Maybe Now We Can Talk About Something Else


Ocho Cinco says that he will report, possibly as early as the June mini.

"In a story he wrote as guest editor of the edition of ESPN the Magazine that hits newsstands Wednesday, Johnson said he will return to the Bengals.“Am I coming back? Of course I am. I told my coaches I’m going to California to act, but the truth is I may come back to the Bengals as early as June,” Johnson writes. “I may be crazy but I’m not stupid.”"

He’s still kvetching, though.

"He has said he is frustrated with the losing climate.“If we want to be like Indy and New England, we have to pay for difference-makers on defense,” Johnson writes for ESPN the Magazine. “Our offense is fine. But if they’re fussing about paying me, a guy among the league’s best, you know damn well the Bengals aren’t (going to) give the defense what it needs. So I just said, `If we aren’t (going to) do what we need to do to win, can I please leave?’ It’s simple. I just told (them): `If y’all won’t change then I have to.’”Johnson is clearly unhappy with the Bengals. He set a single-season franchise record in 2007 with 1,440 receiving yards and has been one of the NFL’s most productive receivers since 2003.“Management told me I had a bad year. I was asked to stop being me. Okay, but how does that work? I am what some people would say is the face of Cincinnati,” he writes.“If I can get out of Cincinnati, the sky’s the limit. What could I do in a place like Philadelphia or Dallas? It would be ridiculous. It’s (going to) be like a whole new me, like Ocho Cinco 2.0. Yeah, I like that. Ocho Cinco 2.0.”"

Update: ESPN’s report adds some more, positive-sounding, quotes:

"Johnson held out hope of a pre-draft trade or a deal with a team like Philadelphia, Dallas or Miami. When nothing materialized by mid-May, Johnson began to consider a different approach, according to his coach and mentor, Charles Collins, who was in Florida to oversee the All-Pro receiver’s offseason workout regime.“Look how well I’ve done while talking every week and calling people out and making things so hard on me with all this attention,” Johnson said. “I’ve been thinking a lot lately about what I could do if I just played and didn’t talk? Things would be a whole lot easier on me. And think of the numbers I could put up. Then what would people say about me?”"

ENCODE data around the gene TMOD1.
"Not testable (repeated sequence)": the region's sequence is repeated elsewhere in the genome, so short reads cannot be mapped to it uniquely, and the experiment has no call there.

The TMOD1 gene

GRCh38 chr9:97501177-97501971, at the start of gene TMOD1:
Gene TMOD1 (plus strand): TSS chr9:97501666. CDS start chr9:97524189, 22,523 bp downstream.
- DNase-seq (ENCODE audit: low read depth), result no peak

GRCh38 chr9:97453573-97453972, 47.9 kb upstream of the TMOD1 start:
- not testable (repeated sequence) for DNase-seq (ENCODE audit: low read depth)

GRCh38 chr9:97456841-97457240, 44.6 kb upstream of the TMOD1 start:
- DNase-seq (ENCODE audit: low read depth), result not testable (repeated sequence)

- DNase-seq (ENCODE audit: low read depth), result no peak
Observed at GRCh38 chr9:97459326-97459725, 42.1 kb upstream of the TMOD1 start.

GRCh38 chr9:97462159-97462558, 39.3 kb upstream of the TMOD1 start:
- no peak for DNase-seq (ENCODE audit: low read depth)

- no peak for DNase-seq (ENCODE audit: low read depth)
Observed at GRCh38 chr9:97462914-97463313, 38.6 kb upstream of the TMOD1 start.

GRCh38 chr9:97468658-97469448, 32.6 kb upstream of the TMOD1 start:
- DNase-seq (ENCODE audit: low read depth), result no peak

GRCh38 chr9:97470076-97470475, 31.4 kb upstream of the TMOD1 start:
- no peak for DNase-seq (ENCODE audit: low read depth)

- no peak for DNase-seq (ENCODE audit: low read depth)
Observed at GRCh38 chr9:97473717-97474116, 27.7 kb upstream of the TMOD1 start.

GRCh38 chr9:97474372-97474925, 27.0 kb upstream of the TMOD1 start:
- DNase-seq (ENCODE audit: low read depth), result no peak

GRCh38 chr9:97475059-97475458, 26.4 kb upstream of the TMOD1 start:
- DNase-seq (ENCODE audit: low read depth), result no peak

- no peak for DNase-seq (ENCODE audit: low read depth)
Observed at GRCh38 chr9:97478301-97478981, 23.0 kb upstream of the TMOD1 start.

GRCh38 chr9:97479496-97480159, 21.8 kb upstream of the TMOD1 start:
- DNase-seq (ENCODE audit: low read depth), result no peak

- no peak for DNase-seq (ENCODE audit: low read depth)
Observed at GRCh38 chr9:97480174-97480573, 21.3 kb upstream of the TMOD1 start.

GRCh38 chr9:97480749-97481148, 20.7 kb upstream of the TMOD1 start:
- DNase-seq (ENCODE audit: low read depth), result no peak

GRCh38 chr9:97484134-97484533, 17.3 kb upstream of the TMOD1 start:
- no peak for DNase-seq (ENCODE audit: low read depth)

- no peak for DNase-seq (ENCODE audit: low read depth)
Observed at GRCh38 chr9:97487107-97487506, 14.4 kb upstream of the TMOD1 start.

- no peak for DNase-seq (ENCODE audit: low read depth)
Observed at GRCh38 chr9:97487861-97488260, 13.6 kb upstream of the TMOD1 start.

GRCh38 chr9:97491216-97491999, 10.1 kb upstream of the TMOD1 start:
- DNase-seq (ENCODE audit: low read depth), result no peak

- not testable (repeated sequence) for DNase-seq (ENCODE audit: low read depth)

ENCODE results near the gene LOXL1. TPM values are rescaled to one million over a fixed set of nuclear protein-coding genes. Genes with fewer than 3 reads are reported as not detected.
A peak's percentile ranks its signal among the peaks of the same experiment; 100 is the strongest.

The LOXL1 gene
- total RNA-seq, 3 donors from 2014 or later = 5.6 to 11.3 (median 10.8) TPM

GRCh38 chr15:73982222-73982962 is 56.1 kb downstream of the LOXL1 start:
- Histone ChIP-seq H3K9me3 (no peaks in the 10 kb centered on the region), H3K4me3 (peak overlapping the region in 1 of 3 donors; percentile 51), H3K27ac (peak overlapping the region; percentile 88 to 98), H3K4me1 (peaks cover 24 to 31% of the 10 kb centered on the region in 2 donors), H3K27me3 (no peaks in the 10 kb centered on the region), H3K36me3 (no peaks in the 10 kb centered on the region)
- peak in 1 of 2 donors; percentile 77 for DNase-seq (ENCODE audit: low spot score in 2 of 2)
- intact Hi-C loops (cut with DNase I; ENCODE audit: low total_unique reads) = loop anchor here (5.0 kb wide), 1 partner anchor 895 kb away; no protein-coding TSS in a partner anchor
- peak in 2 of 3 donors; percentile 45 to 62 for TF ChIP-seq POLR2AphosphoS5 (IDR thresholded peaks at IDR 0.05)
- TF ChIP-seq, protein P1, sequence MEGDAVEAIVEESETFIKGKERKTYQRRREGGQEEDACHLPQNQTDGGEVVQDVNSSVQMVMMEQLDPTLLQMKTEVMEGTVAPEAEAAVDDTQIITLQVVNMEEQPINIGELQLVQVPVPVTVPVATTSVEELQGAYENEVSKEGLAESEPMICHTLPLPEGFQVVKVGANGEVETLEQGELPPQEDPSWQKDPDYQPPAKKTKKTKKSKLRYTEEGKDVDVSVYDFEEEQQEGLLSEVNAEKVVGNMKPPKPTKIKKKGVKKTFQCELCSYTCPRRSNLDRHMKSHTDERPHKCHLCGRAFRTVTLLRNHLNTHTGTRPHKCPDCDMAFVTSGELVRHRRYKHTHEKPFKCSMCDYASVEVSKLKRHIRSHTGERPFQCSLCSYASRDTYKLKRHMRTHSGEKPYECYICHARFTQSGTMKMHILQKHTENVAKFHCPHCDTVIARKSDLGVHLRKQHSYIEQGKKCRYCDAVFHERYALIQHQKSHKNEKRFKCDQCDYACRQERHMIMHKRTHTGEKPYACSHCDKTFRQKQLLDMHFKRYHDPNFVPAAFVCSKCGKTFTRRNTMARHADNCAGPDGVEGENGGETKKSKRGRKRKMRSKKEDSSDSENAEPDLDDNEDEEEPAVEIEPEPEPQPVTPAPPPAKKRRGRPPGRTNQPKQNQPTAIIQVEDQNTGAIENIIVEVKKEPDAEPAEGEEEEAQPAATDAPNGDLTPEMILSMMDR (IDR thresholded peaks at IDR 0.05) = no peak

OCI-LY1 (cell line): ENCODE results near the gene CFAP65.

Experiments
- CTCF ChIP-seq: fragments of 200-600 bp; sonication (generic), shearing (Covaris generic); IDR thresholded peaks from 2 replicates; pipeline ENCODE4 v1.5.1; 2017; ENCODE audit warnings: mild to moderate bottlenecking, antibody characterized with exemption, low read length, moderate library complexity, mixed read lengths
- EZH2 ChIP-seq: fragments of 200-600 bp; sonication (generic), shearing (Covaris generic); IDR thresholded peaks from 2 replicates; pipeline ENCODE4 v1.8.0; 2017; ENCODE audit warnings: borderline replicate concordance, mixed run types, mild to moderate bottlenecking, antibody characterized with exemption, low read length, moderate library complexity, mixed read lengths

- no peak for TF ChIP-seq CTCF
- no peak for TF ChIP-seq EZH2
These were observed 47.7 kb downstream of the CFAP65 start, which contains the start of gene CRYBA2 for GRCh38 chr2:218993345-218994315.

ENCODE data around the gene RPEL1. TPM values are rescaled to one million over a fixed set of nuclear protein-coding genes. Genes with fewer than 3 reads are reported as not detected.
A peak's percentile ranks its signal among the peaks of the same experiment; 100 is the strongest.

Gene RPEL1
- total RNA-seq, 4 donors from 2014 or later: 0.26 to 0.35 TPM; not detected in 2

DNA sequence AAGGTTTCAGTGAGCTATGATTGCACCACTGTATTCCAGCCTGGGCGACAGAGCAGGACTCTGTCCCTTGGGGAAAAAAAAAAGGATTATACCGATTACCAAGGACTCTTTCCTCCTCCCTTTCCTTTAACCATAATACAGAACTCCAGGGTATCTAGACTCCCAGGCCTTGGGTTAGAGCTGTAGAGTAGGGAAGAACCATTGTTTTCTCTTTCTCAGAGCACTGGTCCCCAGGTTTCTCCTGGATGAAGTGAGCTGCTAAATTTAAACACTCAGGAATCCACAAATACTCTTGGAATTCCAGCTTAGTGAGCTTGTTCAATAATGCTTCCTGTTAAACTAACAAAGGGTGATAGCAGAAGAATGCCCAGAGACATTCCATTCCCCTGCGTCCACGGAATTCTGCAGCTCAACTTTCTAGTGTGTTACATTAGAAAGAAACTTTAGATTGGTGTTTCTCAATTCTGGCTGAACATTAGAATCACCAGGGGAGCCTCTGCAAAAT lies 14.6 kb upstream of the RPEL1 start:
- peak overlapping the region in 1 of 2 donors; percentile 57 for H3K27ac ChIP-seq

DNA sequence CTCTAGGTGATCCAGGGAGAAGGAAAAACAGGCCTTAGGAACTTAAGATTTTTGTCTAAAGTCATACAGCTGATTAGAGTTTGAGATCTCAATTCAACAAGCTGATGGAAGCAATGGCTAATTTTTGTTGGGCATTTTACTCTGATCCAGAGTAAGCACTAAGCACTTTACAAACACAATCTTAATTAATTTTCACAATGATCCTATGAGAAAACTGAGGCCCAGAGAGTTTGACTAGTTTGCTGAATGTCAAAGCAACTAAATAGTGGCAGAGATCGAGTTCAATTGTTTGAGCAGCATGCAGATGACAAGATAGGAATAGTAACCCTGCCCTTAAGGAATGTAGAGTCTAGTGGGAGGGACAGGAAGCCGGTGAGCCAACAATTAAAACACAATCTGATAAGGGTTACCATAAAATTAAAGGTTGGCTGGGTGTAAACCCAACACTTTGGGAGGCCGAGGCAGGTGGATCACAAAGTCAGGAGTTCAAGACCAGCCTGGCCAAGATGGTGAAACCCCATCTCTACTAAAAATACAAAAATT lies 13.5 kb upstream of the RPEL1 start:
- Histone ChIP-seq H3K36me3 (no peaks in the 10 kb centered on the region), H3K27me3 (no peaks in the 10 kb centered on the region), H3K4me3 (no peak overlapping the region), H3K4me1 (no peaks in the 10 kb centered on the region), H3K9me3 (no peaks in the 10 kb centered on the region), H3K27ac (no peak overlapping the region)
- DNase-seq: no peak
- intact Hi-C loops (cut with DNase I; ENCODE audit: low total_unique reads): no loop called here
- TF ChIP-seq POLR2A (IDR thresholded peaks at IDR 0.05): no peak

Hmmm. Let’s see. Chad Johnson + focus on game – drama queen act = ???

Could be some good stuff there. Of course, like Marvin, I see better than I hear.

In other news this afternoon, RT Willie Anderson has finally shown up for the voluntary offseason program. Good for him.

Update 2: Some (hopefully) final thoughts on the Ocho Imbroglio below the fold(o).

As I’ve opined before, Chad’s threat to sit out the season was always a hollow one. But there were two ways he could come back — either as Ocho Disrupto, or as a chastened and wiser Ocho Cinco. His comments in ESPN The Magazine, while still critical of the Bengals’ penurious ways, point toward the latter, at least for now. That’s cause for some quiet celebration among Bengals fans. It’s also something of an olive branch to Marvin Lewis and Mike Brown, one that could allow both sides to walk back some heated long-distance exchanges during the offseason. If Chad does indeed return and play hard, he’ll get some respect back, from coaching, management and the fans.

As a practical matter, the return of Chad to anything resembling the team’s good graces means that seventh-round pick Mario Urrutia and undrafted free agent Maurice Purify have virtually no shot at the final roster unless the team keeps more than six wideouts. Both are shoe-ins for the practice squad, however, and if as I believe both Chad and T.J. Houshmanzadeh will be allowed to seek their fortunes after the 2008 season, both will have good shots to make the team in 2009.